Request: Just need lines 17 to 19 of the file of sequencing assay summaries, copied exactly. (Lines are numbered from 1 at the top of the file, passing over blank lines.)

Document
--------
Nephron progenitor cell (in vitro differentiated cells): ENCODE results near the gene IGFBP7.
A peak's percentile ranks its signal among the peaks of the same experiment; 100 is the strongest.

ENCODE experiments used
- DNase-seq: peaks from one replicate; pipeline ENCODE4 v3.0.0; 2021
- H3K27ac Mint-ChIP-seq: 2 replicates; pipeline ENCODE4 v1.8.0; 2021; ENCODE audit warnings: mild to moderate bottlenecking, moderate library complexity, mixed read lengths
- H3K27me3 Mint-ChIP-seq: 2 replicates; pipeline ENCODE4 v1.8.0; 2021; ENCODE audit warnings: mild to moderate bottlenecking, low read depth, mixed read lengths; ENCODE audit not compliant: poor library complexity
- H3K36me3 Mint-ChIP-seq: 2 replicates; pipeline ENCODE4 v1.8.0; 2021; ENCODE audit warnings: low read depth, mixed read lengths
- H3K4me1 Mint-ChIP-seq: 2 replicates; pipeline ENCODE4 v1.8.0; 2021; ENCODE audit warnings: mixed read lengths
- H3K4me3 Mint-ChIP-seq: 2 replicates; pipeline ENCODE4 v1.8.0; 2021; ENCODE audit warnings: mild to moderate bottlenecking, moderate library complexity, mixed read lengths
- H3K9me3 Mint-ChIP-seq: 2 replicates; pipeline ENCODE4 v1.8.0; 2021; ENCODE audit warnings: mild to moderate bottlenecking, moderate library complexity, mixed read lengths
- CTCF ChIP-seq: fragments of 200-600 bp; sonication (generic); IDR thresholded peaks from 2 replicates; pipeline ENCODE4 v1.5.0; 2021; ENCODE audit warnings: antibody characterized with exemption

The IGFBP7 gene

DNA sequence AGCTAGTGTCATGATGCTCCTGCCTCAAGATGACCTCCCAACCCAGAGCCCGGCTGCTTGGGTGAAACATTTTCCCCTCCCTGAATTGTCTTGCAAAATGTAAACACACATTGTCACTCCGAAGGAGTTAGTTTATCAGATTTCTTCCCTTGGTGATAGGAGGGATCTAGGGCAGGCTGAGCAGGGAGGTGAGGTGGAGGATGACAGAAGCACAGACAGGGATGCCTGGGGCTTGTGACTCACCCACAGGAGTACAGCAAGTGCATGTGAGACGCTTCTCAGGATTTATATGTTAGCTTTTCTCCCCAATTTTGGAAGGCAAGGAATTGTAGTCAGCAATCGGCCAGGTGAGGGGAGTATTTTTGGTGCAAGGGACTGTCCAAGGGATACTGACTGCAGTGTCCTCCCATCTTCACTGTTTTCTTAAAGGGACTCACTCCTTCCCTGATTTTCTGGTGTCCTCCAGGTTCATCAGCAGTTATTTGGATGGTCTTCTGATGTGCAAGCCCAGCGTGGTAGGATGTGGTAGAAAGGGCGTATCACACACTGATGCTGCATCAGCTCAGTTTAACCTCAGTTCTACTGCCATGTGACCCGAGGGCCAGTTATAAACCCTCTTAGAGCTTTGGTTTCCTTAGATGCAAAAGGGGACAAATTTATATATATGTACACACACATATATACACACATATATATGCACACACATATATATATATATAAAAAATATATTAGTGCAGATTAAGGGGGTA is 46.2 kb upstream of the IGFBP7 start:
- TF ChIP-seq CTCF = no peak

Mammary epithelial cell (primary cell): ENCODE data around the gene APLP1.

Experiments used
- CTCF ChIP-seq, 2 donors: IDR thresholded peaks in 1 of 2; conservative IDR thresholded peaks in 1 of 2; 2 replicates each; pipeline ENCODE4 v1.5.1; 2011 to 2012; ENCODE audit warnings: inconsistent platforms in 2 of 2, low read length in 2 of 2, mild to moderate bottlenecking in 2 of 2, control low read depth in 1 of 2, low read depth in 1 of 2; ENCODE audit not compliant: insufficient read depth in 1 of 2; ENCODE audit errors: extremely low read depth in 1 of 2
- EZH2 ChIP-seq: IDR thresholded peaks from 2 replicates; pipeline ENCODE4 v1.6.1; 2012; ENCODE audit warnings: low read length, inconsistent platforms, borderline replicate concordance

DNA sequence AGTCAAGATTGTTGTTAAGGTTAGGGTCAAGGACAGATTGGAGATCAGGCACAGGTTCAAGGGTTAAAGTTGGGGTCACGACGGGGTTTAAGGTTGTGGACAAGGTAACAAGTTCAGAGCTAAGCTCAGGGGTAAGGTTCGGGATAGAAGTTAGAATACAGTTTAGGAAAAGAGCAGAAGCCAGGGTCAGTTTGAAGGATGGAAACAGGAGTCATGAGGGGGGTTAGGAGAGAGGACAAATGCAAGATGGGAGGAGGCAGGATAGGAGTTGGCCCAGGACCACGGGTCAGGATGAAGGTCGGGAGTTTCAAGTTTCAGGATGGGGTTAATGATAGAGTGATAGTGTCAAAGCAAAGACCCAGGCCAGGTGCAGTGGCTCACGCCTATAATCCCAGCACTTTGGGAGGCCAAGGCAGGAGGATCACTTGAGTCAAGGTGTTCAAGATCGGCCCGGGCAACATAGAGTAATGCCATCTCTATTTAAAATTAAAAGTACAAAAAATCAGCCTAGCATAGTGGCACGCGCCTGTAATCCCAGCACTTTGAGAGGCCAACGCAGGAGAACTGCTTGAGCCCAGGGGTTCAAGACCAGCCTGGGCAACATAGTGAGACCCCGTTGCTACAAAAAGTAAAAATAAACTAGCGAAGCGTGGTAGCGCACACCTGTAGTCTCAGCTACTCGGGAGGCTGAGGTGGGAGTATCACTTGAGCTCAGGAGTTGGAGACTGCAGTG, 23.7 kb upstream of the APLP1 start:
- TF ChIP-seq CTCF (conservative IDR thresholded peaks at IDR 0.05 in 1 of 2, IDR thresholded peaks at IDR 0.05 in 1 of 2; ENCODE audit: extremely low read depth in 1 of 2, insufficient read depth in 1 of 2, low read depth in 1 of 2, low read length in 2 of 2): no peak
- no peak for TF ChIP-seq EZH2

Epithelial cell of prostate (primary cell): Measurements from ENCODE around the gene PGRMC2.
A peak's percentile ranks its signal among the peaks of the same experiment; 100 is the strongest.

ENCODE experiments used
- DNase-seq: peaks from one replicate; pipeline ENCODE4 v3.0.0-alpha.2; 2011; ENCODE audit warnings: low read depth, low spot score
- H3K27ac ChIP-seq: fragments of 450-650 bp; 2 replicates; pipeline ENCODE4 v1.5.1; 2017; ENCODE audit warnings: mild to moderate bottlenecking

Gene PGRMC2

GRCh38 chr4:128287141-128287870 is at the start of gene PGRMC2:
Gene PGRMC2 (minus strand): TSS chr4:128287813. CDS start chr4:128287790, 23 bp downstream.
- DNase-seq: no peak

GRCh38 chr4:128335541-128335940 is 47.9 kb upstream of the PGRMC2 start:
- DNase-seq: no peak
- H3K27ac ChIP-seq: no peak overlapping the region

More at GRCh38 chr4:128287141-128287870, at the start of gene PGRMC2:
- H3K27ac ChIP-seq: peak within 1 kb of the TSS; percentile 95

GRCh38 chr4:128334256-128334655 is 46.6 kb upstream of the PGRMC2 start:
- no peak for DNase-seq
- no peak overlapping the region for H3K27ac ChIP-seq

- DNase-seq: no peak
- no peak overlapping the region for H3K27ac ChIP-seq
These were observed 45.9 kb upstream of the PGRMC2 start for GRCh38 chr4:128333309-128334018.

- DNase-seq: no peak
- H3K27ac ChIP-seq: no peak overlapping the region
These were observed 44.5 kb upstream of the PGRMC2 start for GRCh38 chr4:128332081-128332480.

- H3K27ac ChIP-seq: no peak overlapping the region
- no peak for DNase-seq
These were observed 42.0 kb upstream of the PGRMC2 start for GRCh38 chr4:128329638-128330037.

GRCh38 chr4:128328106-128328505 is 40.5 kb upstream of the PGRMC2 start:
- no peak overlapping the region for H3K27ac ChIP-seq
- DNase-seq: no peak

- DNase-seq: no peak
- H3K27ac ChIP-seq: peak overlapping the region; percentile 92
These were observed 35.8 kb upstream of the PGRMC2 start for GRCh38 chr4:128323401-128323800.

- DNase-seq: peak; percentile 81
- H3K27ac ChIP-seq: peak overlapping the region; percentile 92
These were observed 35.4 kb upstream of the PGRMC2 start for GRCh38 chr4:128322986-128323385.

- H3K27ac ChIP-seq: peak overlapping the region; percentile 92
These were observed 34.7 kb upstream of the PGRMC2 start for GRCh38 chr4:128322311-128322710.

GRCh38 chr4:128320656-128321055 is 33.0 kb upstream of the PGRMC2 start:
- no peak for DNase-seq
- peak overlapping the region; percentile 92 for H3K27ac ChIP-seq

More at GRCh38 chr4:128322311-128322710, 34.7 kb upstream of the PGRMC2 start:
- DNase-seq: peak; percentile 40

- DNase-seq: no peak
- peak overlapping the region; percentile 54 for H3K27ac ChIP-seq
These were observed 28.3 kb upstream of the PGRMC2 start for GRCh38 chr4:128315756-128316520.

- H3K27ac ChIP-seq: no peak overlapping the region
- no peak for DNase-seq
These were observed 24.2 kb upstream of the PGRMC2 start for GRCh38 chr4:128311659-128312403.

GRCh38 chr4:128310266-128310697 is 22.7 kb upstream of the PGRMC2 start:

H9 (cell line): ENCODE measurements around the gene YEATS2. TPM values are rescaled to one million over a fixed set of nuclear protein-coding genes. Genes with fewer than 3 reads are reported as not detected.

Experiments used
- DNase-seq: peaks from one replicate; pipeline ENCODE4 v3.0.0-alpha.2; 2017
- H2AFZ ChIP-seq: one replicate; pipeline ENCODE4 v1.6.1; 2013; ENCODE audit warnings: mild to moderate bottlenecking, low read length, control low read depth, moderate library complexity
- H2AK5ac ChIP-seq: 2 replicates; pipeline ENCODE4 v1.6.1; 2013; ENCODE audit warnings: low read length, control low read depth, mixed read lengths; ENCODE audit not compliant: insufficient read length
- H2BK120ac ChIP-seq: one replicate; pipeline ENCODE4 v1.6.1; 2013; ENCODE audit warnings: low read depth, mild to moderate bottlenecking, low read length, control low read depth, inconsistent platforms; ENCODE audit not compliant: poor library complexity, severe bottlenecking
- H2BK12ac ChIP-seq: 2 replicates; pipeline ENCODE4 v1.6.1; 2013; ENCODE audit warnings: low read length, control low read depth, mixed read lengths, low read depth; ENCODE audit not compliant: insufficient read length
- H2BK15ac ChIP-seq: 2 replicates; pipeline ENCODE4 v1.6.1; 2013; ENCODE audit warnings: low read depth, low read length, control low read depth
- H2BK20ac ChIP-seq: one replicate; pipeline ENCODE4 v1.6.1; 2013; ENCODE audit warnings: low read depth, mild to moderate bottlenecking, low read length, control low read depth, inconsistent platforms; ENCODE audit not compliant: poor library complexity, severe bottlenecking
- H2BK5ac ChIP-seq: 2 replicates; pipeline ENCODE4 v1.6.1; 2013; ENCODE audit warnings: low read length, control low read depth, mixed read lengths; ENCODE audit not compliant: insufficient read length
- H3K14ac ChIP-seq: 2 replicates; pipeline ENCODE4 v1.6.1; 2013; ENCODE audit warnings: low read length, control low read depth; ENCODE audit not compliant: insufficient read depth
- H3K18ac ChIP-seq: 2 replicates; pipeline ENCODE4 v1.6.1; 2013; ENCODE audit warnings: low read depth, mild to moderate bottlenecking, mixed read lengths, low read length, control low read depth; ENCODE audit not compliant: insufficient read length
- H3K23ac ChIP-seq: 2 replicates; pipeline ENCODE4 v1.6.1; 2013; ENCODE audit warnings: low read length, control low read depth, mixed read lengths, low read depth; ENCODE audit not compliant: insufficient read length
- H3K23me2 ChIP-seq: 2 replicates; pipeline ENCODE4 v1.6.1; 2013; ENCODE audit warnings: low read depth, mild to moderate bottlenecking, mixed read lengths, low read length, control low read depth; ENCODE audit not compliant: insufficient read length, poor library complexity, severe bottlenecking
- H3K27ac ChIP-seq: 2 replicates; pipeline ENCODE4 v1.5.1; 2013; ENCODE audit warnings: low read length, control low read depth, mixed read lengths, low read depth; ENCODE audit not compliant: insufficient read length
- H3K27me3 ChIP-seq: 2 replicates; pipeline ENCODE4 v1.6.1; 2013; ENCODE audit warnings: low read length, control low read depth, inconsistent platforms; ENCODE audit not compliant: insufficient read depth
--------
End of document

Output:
- CTCF ChIP-seq, 2 donors: IDR thresholded peaks in 1 of 2; conservative IDR thresholded peaks in 1 of 2; 2 replicates each; pipeline ENCODE4 v1.5.1; 2011 to 2012; ENCODE audit warnings: inconsistent platforms in 2 of 2, low read length in 2 of 2, mild to moderate bottlenecking in 2 of 2, control low read depth in 1 of 2, low read depth in 1 of 2; ENCODE audit not compliant: insufficient read depth in 1 of 2; ENCODE audit errors: extremely low read depth in 1 of 2
- EZH2 ChIP-seq: IDR thresholded peaks from 2 replicates; pipeline ENCODE4 v1.6.1; 2012; ENCODE audit warnings: low read length, inconsistent platforms, borderline replicate concordance

DNA sequence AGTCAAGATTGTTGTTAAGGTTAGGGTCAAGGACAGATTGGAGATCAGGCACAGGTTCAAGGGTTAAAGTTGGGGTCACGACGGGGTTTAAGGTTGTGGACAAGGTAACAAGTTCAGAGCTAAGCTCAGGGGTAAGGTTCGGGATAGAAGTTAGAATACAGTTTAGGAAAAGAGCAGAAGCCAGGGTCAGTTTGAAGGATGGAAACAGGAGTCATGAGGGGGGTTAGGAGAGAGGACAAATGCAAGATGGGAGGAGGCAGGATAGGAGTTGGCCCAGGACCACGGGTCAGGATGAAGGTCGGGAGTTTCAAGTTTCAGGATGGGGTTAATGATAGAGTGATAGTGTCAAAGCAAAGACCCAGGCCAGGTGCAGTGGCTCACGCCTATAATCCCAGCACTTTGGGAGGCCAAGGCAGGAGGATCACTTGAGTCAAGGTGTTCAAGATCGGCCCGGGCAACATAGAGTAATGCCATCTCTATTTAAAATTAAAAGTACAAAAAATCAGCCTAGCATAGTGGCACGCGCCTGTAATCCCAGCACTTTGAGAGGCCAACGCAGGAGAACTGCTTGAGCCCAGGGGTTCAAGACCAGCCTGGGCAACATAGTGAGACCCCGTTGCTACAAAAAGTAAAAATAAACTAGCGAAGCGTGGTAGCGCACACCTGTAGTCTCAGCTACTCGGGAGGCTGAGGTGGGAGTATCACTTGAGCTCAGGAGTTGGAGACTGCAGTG, 23.7 kb upstream of the APLP1 start: